hen what happens naturally is endorsed with a commandment, we’re in the realm of giving “meaning” to the ordinary. The command to be fruitful is a kind of overlay on what would happen anyway, by which God hijacks natural human procreation for some purpose. By claiming an interest in human fruitfulness, God gives a particular meaning to a child. Children are to be born now not merely “of blood or of the will of the flesh or of [human will], but by the will of God” (cf. John 1.13). Children are now born “for God’s sake”. That is, regardless of the motivations of their parents, children are now God-purposed.

And the point here is not simply about children. We were each born, so we are thinking here about the meaning of any human being. And the issue is not whether we are or aren’t fruitful (for whatever reason) but that we are fruit. What does that mean? What were each of us born “for”? We need an answer to this to be able to say something sensible about why we have gathered today to hear St Luke tell us that Mary “gave birth to her firstborn son”.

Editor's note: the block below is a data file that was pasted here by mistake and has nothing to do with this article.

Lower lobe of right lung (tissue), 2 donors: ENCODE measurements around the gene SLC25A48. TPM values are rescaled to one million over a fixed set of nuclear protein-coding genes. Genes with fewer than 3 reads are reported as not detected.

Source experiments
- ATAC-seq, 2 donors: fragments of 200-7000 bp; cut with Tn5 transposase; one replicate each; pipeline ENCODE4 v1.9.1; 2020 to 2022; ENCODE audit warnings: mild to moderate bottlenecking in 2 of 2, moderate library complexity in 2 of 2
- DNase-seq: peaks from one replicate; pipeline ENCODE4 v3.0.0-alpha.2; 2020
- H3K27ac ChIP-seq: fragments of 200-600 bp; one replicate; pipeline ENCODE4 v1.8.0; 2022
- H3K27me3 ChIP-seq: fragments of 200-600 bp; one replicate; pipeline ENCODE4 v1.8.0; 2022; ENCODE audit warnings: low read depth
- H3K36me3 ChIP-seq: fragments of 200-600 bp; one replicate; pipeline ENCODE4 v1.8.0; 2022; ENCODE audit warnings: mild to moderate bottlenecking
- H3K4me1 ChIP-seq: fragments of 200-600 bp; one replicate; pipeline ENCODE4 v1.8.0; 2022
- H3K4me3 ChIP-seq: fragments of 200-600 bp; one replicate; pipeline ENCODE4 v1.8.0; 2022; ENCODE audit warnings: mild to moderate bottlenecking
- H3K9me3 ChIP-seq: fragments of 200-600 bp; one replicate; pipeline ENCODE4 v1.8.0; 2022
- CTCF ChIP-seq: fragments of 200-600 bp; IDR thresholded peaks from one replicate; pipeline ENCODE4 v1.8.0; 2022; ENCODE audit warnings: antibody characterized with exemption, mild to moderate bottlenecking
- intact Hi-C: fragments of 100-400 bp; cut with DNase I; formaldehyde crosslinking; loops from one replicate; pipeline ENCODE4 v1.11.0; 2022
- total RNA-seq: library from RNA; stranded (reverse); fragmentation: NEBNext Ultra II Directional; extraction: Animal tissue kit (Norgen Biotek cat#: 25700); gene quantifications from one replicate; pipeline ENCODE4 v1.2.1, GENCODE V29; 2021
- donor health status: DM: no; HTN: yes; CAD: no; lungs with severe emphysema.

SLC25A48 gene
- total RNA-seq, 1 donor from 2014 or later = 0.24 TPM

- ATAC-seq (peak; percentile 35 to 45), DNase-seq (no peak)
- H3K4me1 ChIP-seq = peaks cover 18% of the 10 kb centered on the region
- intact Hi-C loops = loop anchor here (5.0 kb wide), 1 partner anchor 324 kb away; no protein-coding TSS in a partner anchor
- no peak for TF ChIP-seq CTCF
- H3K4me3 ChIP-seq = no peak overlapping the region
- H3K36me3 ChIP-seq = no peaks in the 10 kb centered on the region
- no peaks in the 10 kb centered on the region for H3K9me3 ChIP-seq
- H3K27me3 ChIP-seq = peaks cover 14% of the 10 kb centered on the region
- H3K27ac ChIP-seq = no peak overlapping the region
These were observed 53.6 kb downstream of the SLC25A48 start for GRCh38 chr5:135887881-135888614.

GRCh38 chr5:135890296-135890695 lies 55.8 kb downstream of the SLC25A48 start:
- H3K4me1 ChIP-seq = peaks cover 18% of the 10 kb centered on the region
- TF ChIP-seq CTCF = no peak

The faith of the church makes a connection between the one birth of Jesus and all other births, and so proposes a meaning of the one and the many births. And this connection and meaning are as unbelievable as all miracles are. The meaning of the Genesis commandment to be fruitful and multiply is that God claims all subsequent human history as a preparation for the arrival of Jesus: Have babies, God commands, so that Jesus might finally appear. Or, to put it the other way around, the birth of Jesus is the meaning and purpose of all other births. By making babies we make history, so that history might be made in Jesus.